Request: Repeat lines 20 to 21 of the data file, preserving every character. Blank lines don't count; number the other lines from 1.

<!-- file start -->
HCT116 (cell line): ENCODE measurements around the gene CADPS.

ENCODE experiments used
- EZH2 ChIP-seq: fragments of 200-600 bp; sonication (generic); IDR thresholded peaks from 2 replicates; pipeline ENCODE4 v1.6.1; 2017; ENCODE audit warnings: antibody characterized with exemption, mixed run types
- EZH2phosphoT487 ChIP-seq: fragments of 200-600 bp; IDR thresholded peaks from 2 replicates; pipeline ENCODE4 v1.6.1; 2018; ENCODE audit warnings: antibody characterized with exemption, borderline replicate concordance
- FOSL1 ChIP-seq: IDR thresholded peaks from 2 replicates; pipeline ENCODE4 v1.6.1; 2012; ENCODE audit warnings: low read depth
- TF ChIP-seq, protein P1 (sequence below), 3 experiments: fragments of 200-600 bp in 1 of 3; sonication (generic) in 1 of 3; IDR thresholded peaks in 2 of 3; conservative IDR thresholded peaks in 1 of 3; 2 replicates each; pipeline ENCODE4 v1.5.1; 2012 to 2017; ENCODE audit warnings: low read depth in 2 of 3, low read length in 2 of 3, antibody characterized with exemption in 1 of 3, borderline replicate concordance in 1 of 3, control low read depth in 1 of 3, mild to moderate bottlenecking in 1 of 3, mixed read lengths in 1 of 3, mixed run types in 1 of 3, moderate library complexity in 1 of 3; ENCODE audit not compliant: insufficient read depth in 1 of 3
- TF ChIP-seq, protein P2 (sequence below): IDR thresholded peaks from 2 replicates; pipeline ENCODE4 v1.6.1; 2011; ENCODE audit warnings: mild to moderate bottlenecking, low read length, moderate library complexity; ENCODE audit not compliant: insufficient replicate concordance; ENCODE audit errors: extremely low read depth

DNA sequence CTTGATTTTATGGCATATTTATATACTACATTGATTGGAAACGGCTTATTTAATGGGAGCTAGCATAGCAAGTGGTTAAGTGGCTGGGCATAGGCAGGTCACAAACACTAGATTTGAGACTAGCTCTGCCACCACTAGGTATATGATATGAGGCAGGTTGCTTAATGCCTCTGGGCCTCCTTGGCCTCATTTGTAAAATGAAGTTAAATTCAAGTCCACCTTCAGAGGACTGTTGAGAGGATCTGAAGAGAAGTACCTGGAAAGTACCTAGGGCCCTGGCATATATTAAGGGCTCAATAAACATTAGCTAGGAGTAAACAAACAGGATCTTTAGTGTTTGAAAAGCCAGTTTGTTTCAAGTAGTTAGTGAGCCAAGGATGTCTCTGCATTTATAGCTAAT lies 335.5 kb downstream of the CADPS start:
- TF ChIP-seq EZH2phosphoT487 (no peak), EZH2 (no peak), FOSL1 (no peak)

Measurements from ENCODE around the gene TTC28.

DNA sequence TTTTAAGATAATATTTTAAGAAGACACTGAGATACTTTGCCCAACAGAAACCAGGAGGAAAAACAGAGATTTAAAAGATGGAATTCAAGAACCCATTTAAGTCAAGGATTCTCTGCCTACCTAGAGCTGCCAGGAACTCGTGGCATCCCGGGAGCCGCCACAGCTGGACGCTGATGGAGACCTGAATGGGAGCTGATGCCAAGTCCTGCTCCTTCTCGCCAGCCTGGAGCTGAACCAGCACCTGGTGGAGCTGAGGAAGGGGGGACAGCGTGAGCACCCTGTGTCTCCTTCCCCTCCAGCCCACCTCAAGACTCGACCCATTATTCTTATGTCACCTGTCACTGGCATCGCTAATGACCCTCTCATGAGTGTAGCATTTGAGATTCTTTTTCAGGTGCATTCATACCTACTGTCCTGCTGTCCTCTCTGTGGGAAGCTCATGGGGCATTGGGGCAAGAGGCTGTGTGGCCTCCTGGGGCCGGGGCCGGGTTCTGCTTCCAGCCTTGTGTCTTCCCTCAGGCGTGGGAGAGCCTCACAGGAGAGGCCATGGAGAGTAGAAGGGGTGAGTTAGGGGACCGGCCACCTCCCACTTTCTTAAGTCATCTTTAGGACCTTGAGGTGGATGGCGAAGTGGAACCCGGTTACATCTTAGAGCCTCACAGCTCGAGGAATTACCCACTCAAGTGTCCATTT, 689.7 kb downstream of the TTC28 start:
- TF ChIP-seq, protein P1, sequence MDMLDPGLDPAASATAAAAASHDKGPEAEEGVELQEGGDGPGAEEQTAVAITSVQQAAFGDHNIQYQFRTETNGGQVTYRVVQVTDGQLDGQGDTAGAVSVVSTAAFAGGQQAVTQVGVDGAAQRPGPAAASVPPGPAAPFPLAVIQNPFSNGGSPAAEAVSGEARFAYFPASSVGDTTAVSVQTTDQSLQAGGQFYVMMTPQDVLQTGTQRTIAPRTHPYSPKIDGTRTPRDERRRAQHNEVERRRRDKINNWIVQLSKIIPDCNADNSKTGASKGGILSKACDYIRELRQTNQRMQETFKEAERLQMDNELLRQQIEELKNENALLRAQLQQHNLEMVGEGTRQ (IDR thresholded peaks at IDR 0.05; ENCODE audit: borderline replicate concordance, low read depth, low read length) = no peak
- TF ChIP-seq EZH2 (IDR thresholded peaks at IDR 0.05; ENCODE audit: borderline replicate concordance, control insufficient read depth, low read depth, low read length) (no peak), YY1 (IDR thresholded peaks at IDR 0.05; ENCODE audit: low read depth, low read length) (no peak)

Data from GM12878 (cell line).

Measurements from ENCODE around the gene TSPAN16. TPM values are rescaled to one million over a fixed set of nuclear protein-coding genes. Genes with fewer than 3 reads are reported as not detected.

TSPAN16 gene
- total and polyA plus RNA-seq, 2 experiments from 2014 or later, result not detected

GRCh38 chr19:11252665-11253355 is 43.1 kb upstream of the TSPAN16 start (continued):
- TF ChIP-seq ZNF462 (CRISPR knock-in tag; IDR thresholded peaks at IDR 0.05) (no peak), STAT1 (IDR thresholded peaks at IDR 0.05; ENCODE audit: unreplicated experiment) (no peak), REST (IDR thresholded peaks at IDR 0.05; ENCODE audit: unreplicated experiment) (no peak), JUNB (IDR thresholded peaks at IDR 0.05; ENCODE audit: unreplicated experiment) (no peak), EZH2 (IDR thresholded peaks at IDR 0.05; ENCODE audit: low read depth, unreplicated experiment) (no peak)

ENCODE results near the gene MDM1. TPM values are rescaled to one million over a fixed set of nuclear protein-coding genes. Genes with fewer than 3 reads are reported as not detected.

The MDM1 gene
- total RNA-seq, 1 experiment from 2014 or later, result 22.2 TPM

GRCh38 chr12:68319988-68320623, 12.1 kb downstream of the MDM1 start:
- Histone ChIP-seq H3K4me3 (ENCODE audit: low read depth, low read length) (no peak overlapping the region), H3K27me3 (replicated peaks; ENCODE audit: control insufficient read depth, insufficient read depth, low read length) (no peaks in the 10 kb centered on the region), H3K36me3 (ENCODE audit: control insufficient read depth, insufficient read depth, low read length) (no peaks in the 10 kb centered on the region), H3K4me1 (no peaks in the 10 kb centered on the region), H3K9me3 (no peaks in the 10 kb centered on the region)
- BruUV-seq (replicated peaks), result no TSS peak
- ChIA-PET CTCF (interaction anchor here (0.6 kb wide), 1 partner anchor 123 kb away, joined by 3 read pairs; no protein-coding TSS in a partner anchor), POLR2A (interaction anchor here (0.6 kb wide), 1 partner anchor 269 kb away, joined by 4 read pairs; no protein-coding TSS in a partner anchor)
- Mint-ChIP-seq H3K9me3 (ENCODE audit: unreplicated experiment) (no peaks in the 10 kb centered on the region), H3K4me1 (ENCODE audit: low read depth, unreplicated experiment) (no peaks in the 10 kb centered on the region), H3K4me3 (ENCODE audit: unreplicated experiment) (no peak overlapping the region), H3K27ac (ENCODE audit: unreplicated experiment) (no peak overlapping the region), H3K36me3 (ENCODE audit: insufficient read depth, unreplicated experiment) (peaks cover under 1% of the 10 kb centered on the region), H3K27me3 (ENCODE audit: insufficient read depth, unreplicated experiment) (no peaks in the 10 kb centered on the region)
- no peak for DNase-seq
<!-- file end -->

ENCODE results near the gene MDM1. TPM values are rescaled to one million over a fixed set of nuclear protein-coding genes. Genes with fewer than 3 reads are reported as not detected.

The MDM1 gene